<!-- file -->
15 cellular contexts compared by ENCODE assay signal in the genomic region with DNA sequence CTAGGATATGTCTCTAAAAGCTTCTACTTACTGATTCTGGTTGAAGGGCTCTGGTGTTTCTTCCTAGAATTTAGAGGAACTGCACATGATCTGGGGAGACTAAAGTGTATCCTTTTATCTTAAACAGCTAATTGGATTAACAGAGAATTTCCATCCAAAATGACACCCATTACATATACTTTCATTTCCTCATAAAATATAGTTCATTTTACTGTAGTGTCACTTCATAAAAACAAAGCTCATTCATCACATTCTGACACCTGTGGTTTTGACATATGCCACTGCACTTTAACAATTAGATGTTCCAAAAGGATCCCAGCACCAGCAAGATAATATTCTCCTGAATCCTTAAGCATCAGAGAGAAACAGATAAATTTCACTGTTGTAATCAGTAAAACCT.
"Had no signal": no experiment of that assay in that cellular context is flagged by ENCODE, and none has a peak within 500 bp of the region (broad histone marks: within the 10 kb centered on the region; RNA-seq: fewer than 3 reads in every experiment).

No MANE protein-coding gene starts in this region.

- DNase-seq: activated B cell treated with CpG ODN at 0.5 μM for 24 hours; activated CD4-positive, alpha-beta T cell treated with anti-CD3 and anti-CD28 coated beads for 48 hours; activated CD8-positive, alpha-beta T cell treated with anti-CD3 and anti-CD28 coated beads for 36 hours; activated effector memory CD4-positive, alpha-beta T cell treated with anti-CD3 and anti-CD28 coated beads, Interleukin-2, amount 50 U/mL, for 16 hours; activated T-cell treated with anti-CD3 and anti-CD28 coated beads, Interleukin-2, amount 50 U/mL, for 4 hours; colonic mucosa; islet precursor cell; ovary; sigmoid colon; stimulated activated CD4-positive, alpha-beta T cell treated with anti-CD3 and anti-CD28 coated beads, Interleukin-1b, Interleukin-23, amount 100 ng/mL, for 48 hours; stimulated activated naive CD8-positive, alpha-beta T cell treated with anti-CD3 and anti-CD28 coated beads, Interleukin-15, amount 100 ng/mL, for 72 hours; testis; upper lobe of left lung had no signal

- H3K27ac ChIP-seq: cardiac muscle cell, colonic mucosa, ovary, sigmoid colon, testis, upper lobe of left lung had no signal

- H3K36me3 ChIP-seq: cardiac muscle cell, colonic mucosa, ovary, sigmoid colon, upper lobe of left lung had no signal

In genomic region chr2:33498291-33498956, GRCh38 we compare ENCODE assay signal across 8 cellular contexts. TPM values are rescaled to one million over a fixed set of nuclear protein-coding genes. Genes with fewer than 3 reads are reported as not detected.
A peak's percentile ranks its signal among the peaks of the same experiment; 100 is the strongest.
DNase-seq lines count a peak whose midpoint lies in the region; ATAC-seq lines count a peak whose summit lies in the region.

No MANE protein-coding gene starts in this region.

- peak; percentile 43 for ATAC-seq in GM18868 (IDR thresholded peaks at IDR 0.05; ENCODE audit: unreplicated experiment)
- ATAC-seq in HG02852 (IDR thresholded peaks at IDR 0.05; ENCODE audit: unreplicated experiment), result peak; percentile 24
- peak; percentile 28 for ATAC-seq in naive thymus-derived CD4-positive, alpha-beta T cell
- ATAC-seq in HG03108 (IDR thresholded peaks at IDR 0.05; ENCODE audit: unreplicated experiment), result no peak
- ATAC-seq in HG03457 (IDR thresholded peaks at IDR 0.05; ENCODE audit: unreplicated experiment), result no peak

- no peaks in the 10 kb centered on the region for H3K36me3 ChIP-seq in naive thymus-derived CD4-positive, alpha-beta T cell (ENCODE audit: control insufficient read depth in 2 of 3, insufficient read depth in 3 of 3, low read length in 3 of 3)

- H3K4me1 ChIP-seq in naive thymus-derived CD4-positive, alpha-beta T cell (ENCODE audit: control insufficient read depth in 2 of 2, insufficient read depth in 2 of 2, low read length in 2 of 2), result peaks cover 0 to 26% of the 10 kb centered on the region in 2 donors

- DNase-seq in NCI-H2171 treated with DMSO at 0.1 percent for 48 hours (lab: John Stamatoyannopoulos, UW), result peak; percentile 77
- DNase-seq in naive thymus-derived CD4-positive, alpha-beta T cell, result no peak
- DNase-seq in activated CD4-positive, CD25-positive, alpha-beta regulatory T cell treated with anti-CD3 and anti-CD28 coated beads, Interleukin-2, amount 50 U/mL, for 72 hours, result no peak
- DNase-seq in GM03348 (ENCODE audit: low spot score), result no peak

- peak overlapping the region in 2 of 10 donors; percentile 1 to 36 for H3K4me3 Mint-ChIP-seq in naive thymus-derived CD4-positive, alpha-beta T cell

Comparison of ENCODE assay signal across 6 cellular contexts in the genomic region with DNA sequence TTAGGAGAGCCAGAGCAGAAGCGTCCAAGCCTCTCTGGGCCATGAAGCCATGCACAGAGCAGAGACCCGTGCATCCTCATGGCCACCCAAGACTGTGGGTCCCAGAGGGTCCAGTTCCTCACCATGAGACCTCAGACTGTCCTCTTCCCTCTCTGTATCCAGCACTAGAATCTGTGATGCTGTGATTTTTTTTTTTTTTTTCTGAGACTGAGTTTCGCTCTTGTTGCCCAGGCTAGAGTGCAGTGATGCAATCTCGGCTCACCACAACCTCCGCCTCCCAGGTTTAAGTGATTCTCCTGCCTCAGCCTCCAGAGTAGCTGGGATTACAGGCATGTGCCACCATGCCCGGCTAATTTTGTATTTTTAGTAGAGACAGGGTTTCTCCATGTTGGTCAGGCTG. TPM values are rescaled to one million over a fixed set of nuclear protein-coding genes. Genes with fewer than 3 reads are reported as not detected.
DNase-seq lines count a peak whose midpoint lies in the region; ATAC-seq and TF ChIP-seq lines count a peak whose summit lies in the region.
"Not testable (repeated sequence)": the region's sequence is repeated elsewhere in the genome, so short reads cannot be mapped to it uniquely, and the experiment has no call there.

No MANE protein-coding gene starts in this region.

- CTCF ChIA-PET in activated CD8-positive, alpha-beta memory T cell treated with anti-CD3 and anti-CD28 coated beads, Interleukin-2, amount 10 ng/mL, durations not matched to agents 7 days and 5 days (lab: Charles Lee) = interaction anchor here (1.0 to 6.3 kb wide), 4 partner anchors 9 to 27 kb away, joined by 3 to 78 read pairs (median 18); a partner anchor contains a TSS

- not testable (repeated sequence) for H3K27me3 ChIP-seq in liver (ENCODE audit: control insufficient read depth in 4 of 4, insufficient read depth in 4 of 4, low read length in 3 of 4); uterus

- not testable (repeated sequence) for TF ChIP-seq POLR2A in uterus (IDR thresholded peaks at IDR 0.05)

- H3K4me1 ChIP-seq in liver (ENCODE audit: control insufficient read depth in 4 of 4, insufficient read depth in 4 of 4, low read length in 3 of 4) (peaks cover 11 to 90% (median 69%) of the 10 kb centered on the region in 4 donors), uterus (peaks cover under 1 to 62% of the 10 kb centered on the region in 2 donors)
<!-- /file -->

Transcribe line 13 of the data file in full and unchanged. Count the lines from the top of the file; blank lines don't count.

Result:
- peak; percentile 28 for ATAC-seq in naive thymus-derived CD4-positive, alpha-beta T cell